New British Prime Minister Theresa May announced six members of her Cabinet Wednesday.

Amid a sweeping crackdown on dissent in Egypt, security forces have forcibly disappeared hundreds of people since the beginning of 2015, according to a new report from Amnesty International.

It's an "unprecedented spike," the group says, with an average of three or four people disappeared every day.

The Republican Party, as it prepares for its convention next week has checked off item No. 1 on its housekeeping list — drafting a party platform. The document reflects the conservative views of its authors, many of whom are party activists. So don't look for any concessions to changing views among the broader public on key social issues.

Many public figures who took to Twitter and Facebook following the murder of five police officers in Dallas have faced public blowback and, in some cases, found their employers less than forgiving about inflammatory and sometimes hateful online comments.

As Venezuela unravels — with shortages of food and medicine, as well as runaway inflation — President Nicolas Maduro is increasingly unpopular. But he's still holding onto power.

"The truth in Venezuela is there is real hunger. We are hungry," says a man who has invited me into his house in the northwestern city of Maracaibo, but doesn't want his name used for fear of reprisals by the government.

The wiry man paces angrily as he speaks. It wasn't always this way, he says, showing how loose his pants are now.

Ask a typical teenage girl about the latest slang and girl crushes and you might get answers like "spilling the tea" and Taylor Swift. But at the Girl Up Leadership Summit in Washington, D.C., the answers were "intersectional feminism" — the idea that there's no one-size-fits-all definition of feminism — and U.N. climate chief Christiana Figueres.

Copyright 2016 NPR. To see more, visit

Copyright 2016 NPR. To see more, visit

Copyright 2016 NPR. To see more, visit

Copyright 2016 NPR. To see more, visit


For Obama, Outrage Over Syria Is The Easy Part

Aug 26, 2013

The present Syrian crisis ranks among the most vexing moments of President Obama's presidency.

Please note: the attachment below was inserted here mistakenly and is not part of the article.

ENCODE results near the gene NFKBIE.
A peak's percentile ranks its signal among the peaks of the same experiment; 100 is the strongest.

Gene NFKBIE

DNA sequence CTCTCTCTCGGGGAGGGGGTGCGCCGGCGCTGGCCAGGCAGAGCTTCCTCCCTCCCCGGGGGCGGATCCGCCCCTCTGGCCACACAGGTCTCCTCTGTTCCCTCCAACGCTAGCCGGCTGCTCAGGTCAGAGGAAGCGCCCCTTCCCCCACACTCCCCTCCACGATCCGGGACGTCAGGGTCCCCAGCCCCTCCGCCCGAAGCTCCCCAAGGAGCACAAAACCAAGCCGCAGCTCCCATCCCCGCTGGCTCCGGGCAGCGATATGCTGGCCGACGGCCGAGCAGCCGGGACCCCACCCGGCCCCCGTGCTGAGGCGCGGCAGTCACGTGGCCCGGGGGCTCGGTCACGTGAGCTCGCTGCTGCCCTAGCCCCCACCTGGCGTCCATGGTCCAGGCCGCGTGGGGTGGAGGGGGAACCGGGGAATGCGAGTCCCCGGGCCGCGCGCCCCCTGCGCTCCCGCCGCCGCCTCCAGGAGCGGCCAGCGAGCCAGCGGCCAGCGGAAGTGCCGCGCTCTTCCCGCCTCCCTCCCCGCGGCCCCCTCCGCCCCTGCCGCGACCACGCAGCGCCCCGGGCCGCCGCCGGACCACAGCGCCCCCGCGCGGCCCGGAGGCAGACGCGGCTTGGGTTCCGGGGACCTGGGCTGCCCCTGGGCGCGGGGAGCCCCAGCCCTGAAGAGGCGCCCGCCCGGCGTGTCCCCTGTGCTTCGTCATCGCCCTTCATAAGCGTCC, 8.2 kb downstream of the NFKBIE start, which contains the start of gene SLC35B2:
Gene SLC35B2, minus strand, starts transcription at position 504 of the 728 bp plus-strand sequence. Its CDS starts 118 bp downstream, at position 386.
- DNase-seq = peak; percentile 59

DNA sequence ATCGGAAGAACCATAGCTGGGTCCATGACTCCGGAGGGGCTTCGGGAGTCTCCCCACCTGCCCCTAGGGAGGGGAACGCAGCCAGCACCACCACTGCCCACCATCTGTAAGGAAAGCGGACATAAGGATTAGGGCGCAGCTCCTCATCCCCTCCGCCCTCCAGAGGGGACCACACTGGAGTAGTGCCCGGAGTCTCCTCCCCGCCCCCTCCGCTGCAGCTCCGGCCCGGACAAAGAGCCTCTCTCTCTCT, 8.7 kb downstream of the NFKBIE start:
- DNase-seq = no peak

The recent heart-rending images of Syrian civilians, many of them young children apparently killed by chemical weapons used by the government of Bashar Assad, have raised the volume on calls for the president to act.

But while there's a clarity to the outrage itself, for Obama things quickly get murky.

The president had most likely hoped his earlier "red line" warning to the Syrian regime on the use of chemical weapons would have dissuaded Assad from using chemical weapons. It didn't.

Instead, now that the weapons have been used, foreign policy experts say Obama must use U.S. military force if only to maintain credibility in the eyes of the world. The administration has given every indication the president intends to use force.

Secretary of State John Kerry furthered that view in a brief statement he delivered Monday at the State Department:

"There is a reason why no matter what you believe about Syria, all peoples in all nations who believe in the cause of our common humanity must stand up to assure that there is accountability for the use of chemical weapons."

But the use of U.S. force by Obama is complicated by a variety of factors, not the least the attitude of the American people. Weary from the wars in Iraq and Afghanistan, many Americans are disinclined to use the U.S. military in Syria. Depending on the poll, majorities are opposed to U.S. military involvement or even providing war materiel to the Syrian opposition.

Then there's the U.S. military itself. In a letter that Gen. Martin Dempsey, chairman of the Joint Chiefs of Staff, recently sent to Democratic congressmen, the nation's top military officer explained that Syria is a confusing muddle of competing interests — none of whom necessarily want the same thing as the U.S. Weighing in to help the opposition as it is currently constituted could have the unintended consequence of eventually harming U.S. interests. The outcome of the Libya intervention testifies to that.

Obama does at least have support for military action from congressional Republicans like Sens. John McCain of Arizona and Bob Corker of Tennessee. So that gives him some bipartisan cover.

But that doesn't make the decision any easier for a president who would rather focus on his domestic priorities than a foreign riddle wrapped in an enigma like Syria.

All in all, Syria makes the president's coming fiscal fights with congressional Republicans over raising the debt ceiling and funding the federal government beyond October seem like easy problems by comparison.

Copyright 2014 NPR. To see more, visit